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British Pound Futures: Is Their Recession Going to Tumble the Pound?

Barchart - Fri Feb 16, 9:49AM CST

When a country enters a recession, it signifies a significant economic downturn characterized by a contraction in economic activity. Events potentially facing the GBP are rising unemployment, reduced consumer spending, government intervention, and currency volatility. Adding to the selling pressure of the GBP, there will be a near-perfect seasonal pattern to sell as Britain heads into the end of its fiscal 4th quarter. 

A recession is defined as a temporary economic decline during which trade and industrial activity are reduced, generally identified by a fall in GDP in two successive quarters. Today, the British government announced that their economy contracted by .3% for the fourth quarter of 2023. At the same time, estimates were unchanged to -.1%. The economic contraction in the fourth quarter followed a third-quarter contraction. Reports state that this was a broad-based decline in economic output. 

March is the end of the fiscal 4th quarter for Great Britain. During this time, the government plans for upcoming expenditures and often creates cyclical currency price patterns. During this time, selling pressure enters the Forex market against the Pound/Dollar pair. We will reference the British Pound futures markets, but the same patterns apply to the spot Forex market. 

In addition, the Red Sea crisis of freighters being attacked and causing shippers to take longer routes around the area has already slowed down imports to parts of Europe. Considering Great Britain is an island, it relies heavily on imports. If they cannot get products to keep their economy moving forward, there may be significantly more currency damage.

A country entering a recession will already have a weak outlook on its currency. But, when a government is also coming into its fiscal year-end, there could be additional selling pressure that traders want to be aware of. 

Technical 

Source: Barchart 

The above daily March British Pound futures contract shows the market rallied off the October 2023 lows and peaked at the end of December. Since then, the British Pound has traded sideways to down. When a market shows weak technical signals and faces the abovementioned events, the price should have little trouble trading lower. 

Seasonal Pattern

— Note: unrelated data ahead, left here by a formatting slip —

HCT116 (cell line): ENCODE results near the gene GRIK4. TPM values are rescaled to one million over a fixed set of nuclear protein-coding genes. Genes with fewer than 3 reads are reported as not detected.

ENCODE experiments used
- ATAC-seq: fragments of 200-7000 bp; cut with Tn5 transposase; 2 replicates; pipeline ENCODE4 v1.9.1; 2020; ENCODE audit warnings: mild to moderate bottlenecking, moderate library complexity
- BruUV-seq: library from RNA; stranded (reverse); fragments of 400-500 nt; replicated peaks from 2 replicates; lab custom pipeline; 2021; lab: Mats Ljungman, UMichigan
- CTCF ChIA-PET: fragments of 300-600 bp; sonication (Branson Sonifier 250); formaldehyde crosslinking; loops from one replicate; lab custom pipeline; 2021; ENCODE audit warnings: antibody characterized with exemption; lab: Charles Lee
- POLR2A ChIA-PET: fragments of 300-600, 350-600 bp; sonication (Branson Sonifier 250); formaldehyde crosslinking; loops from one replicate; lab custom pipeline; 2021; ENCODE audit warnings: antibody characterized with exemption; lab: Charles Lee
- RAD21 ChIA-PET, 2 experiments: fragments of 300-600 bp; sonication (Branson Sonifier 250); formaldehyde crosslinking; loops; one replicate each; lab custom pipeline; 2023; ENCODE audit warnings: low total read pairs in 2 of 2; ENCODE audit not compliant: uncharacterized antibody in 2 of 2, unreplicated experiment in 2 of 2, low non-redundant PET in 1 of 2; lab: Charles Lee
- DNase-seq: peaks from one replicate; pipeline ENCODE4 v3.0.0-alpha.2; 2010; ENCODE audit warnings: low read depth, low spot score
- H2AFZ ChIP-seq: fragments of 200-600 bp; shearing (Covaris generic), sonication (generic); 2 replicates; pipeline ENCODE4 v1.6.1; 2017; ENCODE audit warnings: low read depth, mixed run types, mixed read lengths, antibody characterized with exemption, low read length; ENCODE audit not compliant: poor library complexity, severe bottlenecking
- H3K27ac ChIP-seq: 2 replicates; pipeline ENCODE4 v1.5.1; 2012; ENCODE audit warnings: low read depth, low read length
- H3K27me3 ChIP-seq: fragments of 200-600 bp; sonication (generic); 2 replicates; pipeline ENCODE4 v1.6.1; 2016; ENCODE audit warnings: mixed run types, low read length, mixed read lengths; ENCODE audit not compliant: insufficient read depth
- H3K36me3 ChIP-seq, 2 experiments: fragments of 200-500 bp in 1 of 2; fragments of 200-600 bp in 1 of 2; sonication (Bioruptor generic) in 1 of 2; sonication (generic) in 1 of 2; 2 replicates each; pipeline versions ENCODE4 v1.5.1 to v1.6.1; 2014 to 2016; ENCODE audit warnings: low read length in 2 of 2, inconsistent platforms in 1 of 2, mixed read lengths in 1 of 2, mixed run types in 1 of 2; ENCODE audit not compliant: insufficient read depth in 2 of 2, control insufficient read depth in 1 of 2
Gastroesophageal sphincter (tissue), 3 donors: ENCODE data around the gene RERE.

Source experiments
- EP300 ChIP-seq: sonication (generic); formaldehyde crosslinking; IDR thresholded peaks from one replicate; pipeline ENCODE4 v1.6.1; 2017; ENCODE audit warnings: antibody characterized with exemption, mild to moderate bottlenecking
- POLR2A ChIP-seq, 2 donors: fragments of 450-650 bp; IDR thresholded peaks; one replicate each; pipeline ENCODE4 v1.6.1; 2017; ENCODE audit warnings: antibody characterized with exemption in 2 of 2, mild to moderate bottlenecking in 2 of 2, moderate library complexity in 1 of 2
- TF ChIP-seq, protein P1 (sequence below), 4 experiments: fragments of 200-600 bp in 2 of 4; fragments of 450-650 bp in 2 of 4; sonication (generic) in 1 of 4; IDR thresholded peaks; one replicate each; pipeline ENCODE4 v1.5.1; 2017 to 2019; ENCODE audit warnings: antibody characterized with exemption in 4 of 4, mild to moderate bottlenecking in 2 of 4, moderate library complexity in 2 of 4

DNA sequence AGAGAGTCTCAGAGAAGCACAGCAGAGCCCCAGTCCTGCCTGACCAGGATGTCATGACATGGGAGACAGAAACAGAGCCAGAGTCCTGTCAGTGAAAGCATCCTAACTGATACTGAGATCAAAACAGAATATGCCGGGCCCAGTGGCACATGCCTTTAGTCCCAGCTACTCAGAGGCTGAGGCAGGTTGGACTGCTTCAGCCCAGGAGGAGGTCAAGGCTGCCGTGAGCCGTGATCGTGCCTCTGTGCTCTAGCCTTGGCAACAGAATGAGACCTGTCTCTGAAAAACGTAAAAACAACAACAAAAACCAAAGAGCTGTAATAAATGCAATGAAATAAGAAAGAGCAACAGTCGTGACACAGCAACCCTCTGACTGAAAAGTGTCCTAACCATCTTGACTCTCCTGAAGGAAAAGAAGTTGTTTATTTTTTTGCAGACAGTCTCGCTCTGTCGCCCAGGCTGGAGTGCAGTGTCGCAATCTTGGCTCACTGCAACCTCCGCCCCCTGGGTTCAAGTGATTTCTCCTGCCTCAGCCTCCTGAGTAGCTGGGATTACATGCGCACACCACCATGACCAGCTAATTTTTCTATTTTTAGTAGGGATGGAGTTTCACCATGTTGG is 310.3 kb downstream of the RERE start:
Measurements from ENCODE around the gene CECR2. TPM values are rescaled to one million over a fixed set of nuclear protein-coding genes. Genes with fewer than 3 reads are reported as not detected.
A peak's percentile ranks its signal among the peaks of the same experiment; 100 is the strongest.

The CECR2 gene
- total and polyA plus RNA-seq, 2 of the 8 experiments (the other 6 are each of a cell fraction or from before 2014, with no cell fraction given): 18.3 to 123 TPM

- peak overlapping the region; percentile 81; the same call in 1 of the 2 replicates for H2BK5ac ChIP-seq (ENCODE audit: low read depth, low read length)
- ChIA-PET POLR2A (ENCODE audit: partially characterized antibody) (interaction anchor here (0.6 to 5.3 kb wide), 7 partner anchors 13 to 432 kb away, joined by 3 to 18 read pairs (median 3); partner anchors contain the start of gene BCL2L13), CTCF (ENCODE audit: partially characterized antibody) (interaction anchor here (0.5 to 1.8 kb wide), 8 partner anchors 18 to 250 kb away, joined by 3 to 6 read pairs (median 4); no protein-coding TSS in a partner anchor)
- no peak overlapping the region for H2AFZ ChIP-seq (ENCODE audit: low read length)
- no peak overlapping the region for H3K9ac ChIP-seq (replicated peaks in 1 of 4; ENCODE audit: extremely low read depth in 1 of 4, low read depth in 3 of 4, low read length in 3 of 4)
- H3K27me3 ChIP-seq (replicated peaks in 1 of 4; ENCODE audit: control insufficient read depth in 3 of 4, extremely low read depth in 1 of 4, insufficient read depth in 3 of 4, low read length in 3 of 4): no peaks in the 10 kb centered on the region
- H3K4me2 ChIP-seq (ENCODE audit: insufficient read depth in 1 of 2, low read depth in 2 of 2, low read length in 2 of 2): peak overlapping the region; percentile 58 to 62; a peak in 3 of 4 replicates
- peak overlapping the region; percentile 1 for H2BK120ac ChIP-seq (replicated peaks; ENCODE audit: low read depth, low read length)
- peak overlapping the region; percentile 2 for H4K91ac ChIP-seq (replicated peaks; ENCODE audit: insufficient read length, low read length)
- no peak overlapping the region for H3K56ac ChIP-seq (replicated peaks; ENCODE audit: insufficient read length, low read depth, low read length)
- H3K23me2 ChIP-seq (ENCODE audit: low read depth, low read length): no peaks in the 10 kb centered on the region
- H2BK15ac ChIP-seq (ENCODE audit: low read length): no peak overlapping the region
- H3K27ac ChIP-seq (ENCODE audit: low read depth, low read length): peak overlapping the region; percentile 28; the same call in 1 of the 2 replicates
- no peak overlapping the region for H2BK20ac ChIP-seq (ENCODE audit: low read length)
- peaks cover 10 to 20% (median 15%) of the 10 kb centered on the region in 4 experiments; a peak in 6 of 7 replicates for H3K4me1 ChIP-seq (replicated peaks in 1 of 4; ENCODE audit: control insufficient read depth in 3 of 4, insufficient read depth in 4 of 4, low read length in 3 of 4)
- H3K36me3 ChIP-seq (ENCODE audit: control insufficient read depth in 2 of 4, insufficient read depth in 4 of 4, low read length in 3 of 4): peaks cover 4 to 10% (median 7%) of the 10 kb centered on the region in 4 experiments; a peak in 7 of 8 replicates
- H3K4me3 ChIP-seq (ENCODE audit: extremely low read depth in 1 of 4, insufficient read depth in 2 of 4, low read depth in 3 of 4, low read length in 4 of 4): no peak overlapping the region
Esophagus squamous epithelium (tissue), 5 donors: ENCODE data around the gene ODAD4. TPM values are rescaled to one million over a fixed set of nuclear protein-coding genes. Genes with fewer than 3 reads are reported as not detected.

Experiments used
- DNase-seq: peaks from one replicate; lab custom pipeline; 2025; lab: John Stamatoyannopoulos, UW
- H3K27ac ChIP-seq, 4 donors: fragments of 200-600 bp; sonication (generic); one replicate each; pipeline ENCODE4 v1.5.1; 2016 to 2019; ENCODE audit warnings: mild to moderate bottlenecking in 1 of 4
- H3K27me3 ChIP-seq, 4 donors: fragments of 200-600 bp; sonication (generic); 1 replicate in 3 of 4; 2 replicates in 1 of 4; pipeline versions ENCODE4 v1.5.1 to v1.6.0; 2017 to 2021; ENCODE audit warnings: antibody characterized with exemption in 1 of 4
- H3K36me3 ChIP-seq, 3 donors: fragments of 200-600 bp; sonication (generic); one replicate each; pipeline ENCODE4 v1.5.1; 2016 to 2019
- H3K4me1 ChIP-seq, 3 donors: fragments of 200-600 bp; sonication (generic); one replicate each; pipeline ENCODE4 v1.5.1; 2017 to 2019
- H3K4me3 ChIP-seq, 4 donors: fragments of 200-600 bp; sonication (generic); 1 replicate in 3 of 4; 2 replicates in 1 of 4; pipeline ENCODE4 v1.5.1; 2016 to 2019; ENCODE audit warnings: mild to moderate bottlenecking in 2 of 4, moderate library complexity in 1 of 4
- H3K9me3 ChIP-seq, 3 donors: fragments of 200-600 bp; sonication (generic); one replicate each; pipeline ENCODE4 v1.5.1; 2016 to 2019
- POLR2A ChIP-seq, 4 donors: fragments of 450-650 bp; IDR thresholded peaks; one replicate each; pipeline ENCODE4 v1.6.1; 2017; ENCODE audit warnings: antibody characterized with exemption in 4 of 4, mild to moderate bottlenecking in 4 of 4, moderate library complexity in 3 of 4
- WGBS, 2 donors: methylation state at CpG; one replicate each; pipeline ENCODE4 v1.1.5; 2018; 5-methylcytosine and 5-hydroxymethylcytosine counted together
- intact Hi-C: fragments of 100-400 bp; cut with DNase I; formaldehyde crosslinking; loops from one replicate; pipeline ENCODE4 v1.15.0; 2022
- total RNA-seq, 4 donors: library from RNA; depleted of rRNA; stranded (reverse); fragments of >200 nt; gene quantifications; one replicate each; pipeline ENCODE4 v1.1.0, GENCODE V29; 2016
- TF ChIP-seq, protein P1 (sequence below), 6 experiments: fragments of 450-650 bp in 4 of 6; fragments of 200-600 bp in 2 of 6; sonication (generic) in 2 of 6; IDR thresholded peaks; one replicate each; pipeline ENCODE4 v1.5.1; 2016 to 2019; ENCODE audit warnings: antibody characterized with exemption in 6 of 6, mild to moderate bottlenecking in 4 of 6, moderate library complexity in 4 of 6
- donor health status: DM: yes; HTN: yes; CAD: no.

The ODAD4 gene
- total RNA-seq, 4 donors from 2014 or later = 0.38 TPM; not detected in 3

Moore Research Center, Inc. (MRCI) research has identified significant seasonal patterns during fiscal year-end for many currencies. A cyclical or seasonal pattern makes sense because it happens yearly. Governments typically deal with the same yearly expenditures or receipts as corporations or individuals. 

With the current bearish fundamentals facing the British economy and the seasonal sell pattern that has occurred each of the past 15 years, this year could see more selling than usual. I emphasize the word could because nobody knows the future. At best, we can use a reoccurring pattern that has worked in the past and then think about the probabilities of it happening again. 

Source: MRCI 

MRCI research shows the British Pound's 15-year seasonal pattern (blue line), overlaid on the recent price action (candles). The recent price action has followed the seasonal pattern well for several months. As we approach the upcoming seasonal window (yellow box), we can see that historically, the British Pound has significantly declined in price for the past 15 years. 

MRCI has found that the British Pound has closed lower on approximately March 10 than on February 18 for 15 of the past 15 years. During this time, 5 of those years never had a daily closing drawdown. The seasonal window during these dates allows traders to sell and manage or build a core position and trade in and out of it. 

Source: MRCI 

The past 15 years of simulated research trades outline the consistency of this pattern. While there are no guarantees of future success, the past certainly deserves a trader's attention to this seasonal window. 

In closing 

Reports of Great Britain entering a recession after two successive contracting quarters of its economy should be a concern globally. Economies worldwide have become so globally connected that when significant economies such as Great Britain suffer economic contraction, it most likely will become a contagion for other economies. 

The US has eluded a recession for now, but the 3-month and 10-year yield curve remains inverted since November 2022. Historically, a recession occurs 12-18 months after this inversion. Many have become impatient and written off the possibility of a recession because the yield curve has been inverted for too long. We are still in the expected timeframe window for a downturn in the economy. Based on data from the Federal Reserve's FRED website, recessions do not start until after the yield curve goes from inverted back to normal. It's a short time after that when recessions occur. It's not different this time, as many pundits are saying.   

The British Pound has some turbulent times ahead. As traders, we can participate in a market with future signs of weakness by being aware of the fundamentals, technical, and seasonal patterns.  



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On the date of publication, Don Dawson did not have (either directly or indirectly) positions in any of the securities mentioned in this article. All information and data in this article is solely for informational purposes. For more information please view the Barchart Disclosure Policy here.

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